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September 25, 2023

Reflecting on the recent racist backlash against “The Little Mermaid”

Thumbnail from “The Little Mermaid – Official Teaser Trailer” video from posted by Walt Disney Studios on Sep. 9, 2022

Comments over Disney’s casting choices have flooded social media since the release of the first official teaser trailer for the live-action remake of “The Little Mermaid” earlier this month. The highly anticipated remake of the classic 1989 animated film is set to hit theaters in May 2023, and some fans are not hesitating to express their distaste for the casting of popular black singer and actress, Halle Bailey, as Ariel in the upcoming film.
Halle Bailey is best known for being half of the popular R&B duo, Chloe x Halle, with her sister Chloe Bailey. However, Halle Bailey has also maintained an acting career, acting in many movies and television shows, like the 2006 romantic comedy, “Last Holiday,” and the popular television series, “Grown-ish.” Additionally, Bailey is set to be one of the leading roles in a musical film adaptation of author Alice Walker’s classic novel, “The Color Purple,” which will be released in December 2023.
With Halle Bailey’s talent and ongoing experience in acting and singing, many think that she would be perfect for the live-action role of a Disney Princess. However, critics claim that their issue with the casting isn’t about her skillset, but rather the color of her skin. CNN reporter, AJ Willingham (2022), explains that one of the main arguments people are using to protest the casting choice is that “making Ariel black is ruining childhoods and changing the character.” Racist critics believe Bailey looks “nothing like” the fictional mermaid, Ariel, in the 1989 animated film where the character is drawn as a white mermaid with bright red hair and blue eyes (Sharf, 2022).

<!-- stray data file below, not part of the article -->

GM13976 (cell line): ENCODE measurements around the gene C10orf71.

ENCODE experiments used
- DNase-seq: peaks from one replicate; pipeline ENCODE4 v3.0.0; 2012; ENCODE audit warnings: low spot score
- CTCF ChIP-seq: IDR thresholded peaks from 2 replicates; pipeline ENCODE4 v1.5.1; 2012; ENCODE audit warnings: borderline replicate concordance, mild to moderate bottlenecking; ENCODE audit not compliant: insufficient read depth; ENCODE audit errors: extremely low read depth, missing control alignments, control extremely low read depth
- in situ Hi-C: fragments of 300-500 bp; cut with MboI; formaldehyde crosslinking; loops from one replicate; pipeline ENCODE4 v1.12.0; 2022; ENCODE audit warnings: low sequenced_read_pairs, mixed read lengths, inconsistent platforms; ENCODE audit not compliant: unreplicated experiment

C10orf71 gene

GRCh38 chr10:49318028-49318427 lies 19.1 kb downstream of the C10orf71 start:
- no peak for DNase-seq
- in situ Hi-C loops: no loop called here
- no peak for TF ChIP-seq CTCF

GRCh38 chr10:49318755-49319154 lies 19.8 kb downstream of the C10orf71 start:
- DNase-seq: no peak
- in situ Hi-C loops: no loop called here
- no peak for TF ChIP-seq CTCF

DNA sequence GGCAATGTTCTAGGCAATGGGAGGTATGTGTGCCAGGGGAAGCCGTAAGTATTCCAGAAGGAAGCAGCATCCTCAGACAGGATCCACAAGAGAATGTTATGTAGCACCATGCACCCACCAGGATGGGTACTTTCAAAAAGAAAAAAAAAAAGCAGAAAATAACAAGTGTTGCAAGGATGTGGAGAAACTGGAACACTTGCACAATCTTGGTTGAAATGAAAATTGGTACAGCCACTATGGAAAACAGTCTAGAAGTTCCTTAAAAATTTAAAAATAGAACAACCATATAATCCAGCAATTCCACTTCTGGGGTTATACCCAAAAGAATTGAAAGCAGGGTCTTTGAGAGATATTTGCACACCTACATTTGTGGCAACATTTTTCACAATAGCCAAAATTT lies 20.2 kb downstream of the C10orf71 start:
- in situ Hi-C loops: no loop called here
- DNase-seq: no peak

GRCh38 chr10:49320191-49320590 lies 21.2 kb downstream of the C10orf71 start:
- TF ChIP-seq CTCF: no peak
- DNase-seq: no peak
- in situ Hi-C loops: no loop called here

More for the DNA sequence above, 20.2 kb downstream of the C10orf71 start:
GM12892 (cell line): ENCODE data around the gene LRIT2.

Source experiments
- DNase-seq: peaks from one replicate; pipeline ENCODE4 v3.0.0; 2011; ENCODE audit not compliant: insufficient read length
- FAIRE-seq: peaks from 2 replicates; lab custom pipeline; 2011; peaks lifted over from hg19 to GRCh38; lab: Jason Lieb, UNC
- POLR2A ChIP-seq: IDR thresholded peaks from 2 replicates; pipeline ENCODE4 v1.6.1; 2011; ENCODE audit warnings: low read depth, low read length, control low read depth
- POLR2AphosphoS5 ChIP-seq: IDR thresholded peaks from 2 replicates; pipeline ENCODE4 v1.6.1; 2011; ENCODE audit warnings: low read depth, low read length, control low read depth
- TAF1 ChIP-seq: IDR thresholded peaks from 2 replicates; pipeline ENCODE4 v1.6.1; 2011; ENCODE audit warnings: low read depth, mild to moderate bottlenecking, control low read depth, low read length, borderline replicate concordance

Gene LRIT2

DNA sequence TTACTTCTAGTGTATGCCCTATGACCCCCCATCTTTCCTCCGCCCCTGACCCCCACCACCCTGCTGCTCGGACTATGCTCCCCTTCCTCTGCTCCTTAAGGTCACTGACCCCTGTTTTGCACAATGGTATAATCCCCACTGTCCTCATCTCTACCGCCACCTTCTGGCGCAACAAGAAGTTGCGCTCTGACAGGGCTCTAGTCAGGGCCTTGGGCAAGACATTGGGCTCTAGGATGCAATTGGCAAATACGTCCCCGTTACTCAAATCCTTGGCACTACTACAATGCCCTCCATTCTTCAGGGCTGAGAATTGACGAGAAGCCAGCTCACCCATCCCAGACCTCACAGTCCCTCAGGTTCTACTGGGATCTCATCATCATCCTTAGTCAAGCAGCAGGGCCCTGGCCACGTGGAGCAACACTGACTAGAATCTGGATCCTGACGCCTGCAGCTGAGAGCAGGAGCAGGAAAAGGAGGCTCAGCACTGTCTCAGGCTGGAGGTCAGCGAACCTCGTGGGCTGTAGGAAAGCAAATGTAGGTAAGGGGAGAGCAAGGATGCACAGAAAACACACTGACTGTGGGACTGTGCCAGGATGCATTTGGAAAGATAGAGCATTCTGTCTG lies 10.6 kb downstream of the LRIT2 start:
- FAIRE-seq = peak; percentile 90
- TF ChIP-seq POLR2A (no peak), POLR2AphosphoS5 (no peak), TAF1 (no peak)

Some are even going as far as to argue with the historical accuracy of casting a black actress for the role of a mermaid. The story of “The Little Mermaid” is based on a story written by Danish author Hans Christian Andersen called, “Den Lille Havfrue,” first published in 1837 (Myrna, 2022). Critics are using this story to argue that not casting a woman who looks Danish, or white, is untrue to the original story.
Rolling Stone’s reporter, EJ Dickson (2022), responds to these arguments by stating, “of course, the original version of the story involves Ariel cutting her tongue in exchange for feet that bleed constantly when she’s on land, and ends with her dissolving into sea foam after she considers stabbing Prince Eric and his new wife to death; in the Andersen story, she also has green skin.”
On top of this, some critics are challenging the scientific correctness of a mermaid, who being underwater, isn’t exposed to sunlight, and therefore cannot produce the melanin necessary to have dark skin (Allen, 2019).
Halle Bailey doesn’t seem to be allowing the criticism surrounding the film to take away from her excitement. She recently posted a tweet in response to the Disney trailer release for the film which stated: “today has been so overwhelming and incredible… i’m so happy you’re getting to see a peek of everything…thank you for the love…” (Halle, 2022a). She has also expressed how “truly in awe” she is from seeing the excited reactions of young black girls to seeing a black Ariel in the new trailer (Halle, 2022b).
Aside from the backlash, many Disney fans are still very eager to see the reimagining of this Disney Princess as she transforms from a 2D form to a live-action mermaid, and cannot wait for the film to hit the big screen next year.

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Madison Akers, Asst. Opinion Editor
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